The internets are exploding today over news that Facebook has changed it’s Terms of Service to reflect their claim to worldwide, non-exclusive rights to any photos or videos that users upload, even after the users have deleted their FB accounts.
IANAL, but this means almost nothing and everyone needs to chill out. First of all, YouTube (and several other social networks) has had something very similar in its TOS agreement forever. It’s standard operating procedure for this sort of site. That by itself doesn’t make it innocuous, but it puts this sudden flare up of indignation into some perspective. Many of you FB users also have YouTube accounts and your content still felt like your content yesterday. Today is no different.
What does it mean?
Basically, FB is saying it retains the right to keep archival copies of your content on its servers even after you terminate your FB account, though importantly, it’s no longer saying that their rights to distribute your content expire after you delete your profile.
Why are they keeping your stuff?
They probably aren’t. Most language like this exists to cover their butts, legally. A lawyer probably told them to include this language to avoid potential legal kerfuffles, not to finagle some way to steal all of your photos and videos. FB doesn’t want to steal your photos. FB doesn’t care about your photos. FB only cares about protecting itself from liability.
What are your rights?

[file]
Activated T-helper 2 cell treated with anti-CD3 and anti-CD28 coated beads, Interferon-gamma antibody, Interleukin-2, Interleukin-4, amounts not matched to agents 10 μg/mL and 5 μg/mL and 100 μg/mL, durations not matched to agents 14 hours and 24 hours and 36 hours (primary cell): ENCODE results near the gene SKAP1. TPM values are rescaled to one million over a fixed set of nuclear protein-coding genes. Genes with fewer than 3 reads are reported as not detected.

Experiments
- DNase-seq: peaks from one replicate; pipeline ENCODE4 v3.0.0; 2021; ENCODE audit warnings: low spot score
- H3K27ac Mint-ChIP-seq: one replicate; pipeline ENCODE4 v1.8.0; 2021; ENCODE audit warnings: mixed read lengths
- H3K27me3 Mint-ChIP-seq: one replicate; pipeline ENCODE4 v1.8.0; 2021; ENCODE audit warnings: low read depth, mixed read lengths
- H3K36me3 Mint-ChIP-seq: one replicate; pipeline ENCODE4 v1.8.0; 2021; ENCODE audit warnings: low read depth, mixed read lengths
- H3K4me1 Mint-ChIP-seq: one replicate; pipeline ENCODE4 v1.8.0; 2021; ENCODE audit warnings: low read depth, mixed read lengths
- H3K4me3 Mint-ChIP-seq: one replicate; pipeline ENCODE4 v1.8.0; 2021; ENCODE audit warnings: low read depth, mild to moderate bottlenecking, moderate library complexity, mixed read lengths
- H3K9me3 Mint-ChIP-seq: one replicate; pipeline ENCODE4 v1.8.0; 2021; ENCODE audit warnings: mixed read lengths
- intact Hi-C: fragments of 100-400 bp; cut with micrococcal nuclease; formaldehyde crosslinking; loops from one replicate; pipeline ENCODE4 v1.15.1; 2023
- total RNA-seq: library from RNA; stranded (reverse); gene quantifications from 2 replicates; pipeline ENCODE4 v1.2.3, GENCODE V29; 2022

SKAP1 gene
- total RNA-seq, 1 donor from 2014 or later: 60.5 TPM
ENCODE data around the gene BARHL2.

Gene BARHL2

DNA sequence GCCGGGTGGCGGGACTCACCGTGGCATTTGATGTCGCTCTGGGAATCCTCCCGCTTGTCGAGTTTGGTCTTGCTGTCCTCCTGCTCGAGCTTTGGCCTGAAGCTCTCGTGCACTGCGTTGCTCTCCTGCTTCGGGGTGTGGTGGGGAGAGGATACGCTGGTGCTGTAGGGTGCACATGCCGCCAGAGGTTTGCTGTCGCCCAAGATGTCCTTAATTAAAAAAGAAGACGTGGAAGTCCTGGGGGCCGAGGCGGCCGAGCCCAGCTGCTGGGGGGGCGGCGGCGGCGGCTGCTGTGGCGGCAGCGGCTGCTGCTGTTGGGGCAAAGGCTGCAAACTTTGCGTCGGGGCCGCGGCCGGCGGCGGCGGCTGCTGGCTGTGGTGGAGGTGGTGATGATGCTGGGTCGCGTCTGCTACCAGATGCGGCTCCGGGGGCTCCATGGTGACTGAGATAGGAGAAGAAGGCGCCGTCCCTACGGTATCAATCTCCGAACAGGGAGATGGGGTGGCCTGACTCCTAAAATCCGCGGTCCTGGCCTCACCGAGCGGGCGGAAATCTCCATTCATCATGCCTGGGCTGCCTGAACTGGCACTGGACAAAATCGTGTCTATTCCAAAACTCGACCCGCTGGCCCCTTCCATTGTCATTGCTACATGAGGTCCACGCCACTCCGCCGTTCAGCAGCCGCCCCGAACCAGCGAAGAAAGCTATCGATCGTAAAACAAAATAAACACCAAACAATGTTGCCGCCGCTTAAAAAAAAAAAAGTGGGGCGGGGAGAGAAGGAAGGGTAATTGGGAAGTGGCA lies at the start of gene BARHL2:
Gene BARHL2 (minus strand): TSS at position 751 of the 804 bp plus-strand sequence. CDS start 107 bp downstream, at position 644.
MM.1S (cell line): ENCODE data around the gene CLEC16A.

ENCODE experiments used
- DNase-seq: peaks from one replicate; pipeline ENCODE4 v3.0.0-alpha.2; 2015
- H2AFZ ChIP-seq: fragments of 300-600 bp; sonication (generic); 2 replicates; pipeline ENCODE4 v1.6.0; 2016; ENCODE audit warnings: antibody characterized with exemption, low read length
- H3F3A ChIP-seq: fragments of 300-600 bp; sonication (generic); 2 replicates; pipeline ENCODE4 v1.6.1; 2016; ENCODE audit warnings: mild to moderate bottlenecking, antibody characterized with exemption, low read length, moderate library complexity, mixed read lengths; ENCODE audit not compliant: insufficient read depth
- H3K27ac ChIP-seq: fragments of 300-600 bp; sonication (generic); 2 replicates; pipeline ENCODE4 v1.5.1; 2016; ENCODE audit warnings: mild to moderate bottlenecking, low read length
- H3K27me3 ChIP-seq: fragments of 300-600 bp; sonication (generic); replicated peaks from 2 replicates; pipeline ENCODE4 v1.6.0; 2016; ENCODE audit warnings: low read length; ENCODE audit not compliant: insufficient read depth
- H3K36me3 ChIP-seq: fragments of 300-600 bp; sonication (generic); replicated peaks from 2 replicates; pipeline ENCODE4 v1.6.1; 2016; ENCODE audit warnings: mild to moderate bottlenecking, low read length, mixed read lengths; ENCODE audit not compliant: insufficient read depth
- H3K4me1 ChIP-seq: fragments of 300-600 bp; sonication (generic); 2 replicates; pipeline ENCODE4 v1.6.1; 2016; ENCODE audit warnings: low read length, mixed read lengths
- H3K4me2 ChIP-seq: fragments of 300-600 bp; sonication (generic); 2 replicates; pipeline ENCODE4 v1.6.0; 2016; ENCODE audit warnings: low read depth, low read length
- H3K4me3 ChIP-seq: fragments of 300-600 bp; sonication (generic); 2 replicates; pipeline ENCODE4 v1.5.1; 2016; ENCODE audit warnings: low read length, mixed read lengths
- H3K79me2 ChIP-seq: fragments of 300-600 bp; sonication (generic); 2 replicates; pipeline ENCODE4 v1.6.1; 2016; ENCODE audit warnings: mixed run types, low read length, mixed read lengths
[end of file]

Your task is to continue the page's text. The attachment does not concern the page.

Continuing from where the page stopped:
As with any TOS agreement, you cannot be compelled to give up your legal rights by clicking the “accept” button. If FB included language in the TOS stating that you grant them the authority to empty your bank account, and then they did it, they would still be stealing, despite your having clicked “accept.”
Egregious TOS agreements and EULAs are unfortunately common on the intertubes and thick, over-reaching legalese is mock-worthy, but you are not in any more danger of having your content stolen today than you were yesterday.
The EFF has a guide to EULAs, but it pertains more to license agreements for purchased wares than free social networks. You can search Boing Boing for relevant posts and learn a ton. When in doubt, send FB an email including the Reasonable Agreement EULA. That’ll show ‘em.
Again, IANAL, and I welcome any actual expert opinions on this.
UPDATE: CNET reports that Facebook has clarified its position on all of this, saying, in effect, “everyone chill out, Bill’s right.”